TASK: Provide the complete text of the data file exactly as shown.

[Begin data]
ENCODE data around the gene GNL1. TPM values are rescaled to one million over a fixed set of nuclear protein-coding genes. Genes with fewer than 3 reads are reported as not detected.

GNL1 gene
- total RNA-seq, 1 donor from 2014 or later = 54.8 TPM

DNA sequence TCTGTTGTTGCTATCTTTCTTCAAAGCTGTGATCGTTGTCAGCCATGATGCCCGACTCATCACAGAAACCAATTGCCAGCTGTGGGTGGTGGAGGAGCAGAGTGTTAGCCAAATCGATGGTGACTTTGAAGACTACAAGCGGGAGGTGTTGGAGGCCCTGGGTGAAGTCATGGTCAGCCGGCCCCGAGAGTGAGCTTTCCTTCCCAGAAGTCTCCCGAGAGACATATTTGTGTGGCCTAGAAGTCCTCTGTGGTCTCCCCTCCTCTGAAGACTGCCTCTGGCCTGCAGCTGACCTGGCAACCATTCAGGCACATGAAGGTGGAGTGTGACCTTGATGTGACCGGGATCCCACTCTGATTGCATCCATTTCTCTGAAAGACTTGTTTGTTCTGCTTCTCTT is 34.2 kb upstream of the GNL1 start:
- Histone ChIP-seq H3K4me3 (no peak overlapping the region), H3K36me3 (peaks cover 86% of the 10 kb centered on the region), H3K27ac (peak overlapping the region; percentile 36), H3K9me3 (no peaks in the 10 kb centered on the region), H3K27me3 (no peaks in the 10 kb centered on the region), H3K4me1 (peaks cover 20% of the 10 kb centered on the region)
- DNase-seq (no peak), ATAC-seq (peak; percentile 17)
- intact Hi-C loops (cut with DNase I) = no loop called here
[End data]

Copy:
ENCODE data around the gene GNL1. TPM values are rescaled to one million over a fixed set of nuclear protein-coding genes. Genes with fewer than 3 reads are reported as not detected.

GNL1 gene
- total RNA-seq, 1 donor from 2014 or later = 54.8 TPM

DNA sequence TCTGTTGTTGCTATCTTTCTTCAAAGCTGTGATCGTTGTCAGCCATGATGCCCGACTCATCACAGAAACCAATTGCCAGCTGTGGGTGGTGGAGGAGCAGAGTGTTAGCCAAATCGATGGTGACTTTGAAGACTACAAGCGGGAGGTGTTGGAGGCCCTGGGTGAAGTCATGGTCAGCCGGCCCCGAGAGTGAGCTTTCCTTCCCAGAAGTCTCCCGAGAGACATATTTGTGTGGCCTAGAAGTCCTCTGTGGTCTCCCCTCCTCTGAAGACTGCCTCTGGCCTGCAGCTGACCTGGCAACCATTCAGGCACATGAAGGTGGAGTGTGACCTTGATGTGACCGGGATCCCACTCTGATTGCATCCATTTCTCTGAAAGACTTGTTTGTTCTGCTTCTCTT is 34.2 kb upstream of the GNL1 start:
- Histone ChIP-seq H3K4me3 (no peak overlapping the region), H3K36me3 (peaks cover 86% of the 10 kb centered on the region), H3K27ac (peak overlapping the region; percentile 36), H3K9me3 (no peaks in the 10 kb centered on the region), H3K27me3 (no peaks in the 10 kb centered on the region), H3K4me1 (peaks cover 20% of the 10 kb centered on the region)
- DNase-seq (no peak), ATAC-seq (peak; percentile 17)
- intact Hi-C loops (cut with DNase I) = no loop called here